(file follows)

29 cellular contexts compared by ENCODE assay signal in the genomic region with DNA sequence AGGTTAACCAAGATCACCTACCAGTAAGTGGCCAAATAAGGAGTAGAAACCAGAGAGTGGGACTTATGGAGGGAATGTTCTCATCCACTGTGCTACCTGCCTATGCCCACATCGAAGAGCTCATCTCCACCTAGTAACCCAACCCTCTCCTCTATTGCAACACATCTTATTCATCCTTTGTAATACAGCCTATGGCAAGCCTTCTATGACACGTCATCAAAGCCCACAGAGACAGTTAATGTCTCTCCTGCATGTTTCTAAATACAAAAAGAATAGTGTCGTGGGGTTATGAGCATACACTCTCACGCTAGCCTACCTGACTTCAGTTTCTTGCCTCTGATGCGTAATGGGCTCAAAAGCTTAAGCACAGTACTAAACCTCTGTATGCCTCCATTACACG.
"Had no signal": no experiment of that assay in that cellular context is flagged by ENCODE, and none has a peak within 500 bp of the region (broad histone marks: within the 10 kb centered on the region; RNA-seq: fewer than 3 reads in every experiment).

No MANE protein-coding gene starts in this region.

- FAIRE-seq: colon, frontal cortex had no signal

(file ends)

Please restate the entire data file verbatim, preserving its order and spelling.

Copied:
29 cellular contexts compared by ENCODE assay signal in the genomic region with DNA sequence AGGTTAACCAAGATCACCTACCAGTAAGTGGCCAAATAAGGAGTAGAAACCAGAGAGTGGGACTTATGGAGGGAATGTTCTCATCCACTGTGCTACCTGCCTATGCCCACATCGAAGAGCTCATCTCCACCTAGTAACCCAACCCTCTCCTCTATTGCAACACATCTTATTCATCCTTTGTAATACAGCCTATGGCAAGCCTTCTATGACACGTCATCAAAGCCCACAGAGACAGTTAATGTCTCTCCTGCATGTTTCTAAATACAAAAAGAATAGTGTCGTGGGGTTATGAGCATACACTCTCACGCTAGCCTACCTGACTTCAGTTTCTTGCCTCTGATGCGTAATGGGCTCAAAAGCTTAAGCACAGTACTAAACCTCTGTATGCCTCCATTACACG.
"Had no signal": no experiment of that assay in that cellular context is flagged by ENCODE, and none has a peak within 500 bp of the region (broad histone marks: within the 10 kb centered on the region; RNA-seq: fewer than 3 reads in every experiment).

No MANE protein-coding gene starts in this region.

- FAIRE-seq: colon, frontal cortex had no signal